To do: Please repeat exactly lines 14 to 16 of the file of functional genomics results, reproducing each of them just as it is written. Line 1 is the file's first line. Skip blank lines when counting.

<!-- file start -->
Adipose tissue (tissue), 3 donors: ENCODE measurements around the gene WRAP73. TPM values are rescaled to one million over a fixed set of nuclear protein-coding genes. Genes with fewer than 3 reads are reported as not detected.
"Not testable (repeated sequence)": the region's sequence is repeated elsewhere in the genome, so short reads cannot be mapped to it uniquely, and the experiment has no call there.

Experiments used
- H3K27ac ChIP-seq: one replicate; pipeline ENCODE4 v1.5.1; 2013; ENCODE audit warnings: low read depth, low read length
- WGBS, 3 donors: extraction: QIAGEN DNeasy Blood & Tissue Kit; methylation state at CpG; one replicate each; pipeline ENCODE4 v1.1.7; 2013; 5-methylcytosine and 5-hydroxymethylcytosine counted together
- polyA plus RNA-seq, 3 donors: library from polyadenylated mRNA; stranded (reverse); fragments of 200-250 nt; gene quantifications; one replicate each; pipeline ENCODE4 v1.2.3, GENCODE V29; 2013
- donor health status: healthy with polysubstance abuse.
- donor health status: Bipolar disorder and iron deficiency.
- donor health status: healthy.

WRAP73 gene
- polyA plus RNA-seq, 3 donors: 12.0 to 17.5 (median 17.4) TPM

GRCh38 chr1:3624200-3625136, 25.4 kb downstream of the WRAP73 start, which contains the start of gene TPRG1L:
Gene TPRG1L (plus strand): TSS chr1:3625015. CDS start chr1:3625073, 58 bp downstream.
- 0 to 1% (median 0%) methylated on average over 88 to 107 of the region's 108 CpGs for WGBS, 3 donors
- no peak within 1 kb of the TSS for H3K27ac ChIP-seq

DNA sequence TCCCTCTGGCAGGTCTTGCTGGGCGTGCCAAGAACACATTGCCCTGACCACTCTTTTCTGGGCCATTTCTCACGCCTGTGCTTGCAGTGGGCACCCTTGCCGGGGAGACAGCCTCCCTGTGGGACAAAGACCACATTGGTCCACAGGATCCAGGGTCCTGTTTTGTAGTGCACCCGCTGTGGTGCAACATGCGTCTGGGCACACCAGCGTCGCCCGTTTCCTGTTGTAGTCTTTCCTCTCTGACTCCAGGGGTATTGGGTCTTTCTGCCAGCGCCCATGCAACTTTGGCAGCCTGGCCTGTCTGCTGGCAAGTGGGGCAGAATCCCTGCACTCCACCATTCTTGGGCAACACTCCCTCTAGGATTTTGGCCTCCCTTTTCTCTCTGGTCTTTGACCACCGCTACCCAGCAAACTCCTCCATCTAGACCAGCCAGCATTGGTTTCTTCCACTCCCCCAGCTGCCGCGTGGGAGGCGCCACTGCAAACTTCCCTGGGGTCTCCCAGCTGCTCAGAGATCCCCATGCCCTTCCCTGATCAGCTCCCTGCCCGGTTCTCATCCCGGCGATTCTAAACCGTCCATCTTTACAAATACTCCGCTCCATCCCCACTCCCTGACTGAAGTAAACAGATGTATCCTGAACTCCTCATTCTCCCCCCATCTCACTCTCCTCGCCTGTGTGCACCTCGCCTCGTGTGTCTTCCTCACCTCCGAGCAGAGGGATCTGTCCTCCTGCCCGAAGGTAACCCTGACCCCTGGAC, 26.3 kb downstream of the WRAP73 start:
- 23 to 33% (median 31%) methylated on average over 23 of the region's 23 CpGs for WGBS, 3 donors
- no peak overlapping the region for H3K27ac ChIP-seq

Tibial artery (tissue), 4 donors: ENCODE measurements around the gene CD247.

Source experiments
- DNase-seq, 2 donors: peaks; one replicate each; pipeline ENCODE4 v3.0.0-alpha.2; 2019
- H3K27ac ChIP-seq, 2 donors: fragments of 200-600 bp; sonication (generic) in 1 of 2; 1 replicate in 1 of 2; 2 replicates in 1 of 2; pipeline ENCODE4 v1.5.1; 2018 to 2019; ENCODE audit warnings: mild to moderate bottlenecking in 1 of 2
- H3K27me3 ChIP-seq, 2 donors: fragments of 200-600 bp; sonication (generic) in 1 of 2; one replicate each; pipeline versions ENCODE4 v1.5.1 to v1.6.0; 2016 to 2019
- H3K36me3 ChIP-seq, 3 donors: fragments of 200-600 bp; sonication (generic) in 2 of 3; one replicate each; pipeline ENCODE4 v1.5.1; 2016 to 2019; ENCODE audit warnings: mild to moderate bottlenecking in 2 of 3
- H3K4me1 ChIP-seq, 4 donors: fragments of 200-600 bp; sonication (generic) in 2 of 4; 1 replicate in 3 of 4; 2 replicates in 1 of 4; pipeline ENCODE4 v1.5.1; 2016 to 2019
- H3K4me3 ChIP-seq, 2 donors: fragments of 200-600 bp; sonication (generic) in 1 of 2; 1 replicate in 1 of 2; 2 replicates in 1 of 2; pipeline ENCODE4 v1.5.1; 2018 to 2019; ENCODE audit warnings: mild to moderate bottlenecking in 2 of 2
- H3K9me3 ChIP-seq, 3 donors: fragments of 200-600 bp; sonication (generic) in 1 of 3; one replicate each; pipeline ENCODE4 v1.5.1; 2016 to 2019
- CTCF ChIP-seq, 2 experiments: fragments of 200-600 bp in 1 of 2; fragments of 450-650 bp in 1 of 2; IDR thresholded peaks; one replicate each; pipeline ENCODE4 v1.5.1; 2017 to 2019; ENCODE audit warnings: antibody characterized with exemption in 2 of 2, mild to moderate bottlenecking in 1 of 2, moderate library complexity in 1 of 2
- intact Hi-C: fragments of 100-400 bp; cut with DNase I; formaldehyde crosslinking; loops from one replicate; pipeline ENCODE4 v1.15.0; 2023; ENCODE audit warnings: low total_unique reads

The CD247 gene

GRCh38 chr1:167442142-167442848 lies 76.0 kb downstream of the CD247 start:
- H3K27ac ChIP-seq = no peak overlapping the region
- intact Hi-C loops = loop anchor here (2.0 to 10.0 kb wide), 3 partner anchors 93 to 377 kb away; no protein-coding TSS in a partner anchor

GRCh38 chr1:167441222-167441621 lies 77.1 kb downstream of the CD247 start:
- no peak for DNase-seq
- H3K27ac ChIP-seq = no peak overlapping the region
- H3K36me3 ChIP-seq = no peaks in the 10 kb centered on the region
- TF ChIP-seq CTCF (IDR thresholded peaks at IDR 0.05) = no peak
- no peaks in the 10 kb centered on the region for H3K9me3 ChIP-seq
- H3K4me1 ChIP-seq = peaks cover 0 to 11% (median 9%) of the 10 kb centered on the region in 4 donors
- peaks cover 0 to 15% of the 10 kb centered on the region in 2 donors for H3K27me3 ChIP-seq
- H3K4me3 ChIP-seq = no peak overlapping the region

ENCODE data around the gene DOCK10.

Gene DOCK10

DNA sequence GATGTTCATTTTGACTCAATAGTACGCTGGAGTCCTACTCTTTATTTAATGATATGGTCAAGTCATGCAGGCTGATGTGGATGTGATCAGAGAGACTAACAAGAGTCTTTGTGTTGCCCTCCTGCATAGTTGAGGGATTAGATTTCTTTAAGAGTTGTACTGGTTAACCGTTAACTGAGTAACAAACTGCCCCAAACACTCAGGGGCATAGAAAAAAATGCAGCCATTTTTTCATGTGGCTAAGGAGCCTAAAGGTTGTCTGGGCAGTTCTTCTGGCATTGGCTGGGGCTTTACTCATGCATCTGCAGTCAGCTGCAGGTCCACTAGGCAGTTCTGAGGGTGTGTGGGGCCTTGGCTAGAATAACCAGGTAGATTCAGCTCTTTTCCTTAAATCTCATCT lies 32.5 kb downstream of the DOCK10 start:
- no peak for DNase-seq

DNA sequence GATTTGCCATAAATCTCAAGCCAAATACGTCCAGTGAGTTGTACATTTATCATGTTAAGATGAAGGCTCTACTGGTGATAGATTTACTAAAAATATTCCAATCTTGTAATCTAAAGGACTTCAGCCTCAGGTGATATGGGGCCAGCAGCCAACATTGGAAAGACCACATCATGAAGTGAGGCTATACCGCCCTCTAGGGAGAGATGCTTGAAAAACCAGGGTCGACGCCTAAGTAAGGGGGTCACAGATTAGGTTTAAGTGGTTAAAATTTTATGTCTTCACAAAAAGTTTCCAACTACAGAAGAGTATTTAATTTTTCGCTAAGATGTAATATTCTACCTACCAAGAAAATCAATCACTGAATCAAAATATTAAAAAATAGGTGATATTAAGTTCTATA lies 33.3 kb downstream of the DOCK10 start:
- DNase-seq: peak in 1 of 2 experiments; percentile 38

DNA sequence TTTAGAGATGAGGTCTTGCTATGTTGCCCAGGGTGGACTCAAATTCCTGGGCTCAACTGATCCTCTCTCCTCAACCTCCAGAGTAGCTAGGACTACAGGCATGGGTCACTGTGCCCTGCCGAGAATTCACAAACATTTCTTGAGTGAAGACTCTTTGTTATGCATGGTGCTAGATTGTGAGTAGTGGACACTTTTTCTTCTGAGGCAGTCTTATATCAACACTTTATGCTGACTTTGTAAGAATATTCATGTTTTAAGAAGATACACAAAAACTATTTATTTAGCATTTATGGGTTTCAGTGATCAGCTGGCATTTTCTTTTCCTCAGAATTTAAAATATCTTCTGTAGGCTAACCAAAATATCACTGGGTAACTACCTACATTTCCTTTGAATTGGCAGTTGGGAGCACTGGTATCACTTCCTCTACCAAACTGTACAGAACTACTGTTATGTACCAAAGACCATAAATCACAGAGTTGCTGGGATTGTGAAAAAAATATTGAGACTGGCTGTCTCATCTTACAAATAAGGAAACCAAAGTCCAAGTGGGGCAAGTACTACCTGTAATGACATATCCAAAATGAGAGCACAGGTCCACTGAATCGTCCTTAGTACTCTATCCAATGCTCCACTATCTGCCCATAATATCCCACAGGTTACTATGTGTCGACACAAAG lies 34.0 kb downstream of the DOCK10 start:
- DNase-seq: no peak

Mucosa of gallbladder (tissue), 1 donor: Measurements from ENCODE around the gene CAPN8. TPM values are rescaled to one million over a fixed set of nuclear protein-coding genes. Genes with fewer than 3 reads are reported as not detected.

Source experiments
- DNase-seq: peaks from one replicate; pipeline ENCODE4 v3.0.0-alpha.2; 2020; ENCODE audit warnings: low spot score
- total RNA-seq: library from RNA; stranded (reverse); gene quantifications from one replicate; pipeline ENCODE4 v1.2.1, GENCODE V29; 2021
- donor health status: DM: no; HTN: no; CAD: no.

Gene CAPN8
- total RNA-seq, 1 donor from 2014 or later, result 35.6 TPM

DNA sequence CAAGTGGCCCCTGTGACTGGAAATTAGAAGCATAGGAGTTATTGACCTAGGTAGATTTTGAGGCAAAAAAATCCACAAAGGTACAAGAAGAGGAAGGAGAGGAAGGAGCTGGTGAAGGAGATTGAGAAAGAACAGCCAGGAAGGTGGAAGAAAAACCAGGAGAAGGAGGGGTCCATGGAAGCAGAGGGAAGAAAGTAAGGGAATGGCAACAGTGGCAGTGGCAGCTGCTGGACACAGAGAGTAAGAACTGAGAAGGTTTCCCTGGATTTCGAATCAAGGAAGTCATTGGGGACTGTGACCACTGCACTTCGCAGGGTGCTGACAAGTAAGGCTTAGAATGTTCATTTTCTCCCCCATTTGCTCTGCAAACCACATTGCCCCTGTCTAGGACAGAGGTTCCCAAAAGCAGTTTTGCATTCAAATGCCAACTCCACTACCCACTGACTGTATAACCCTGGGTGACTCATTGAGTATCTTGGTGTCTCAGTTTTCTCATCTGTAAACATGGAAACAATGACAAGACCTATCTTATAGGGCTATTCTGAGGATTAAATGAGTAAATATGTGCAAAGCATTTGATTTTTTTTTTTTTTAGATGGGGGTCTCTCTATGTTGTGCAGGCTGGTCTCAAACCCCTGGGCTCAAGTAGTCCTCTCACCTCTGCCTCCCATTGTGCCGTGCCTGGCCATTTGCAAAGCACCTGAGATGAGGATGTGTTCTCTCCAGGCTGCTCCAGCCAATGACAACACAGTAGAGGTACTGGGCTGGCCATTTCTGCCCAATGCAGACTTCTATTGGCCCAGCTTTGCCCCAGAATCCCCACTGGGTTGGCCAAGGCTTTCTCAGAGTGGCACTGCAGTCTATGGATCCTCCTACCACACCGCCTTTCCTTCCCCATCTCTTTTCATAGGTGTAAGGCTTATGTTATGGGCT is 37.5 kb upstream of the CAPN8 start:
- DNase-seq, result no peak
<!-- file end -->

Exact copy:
- 0 to 1% (median 0%) methylated on average over 88 to 107 of the region's 108 CpGs for WGBS, 3 donors
- no peak within 1 kb of the TSS for H3K27ac ChIP-seq

DNA sequence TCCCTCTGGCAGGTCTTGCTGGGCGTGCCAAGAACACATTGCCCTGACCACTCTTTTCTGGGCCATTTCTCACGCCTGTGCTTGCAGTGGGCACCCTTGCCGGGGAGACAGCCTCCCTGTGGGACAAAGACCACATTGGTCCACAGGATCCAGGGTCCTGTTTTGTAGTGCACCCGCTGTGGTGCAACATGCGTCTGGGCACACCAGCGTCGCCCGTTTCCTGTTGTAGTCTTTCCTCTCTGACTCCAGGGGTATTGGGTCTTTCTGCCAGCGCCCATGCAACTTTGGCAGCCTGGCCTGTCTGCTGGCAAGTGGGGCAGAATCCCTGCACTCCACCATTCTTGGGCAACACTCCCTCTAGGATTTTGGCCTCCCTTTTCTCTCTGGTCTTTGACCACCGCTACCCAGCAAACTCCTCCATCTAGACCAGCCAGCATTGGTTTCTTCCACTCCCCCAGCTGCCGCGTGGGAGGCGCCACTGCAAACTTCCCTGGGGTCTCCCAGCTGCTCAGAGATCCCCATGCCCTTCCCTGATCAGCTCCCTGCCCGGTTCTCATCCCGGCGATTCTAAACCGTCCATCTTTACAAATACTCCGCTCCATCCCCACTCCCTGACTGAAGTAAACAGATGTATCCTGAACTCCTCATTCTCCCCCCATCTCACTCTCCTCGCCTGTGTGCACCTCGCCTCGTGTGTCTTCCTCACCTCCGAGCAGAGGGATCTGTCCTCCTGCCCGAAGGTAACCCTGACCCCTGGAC, 26.3 kb downstream of the WRAP73 start: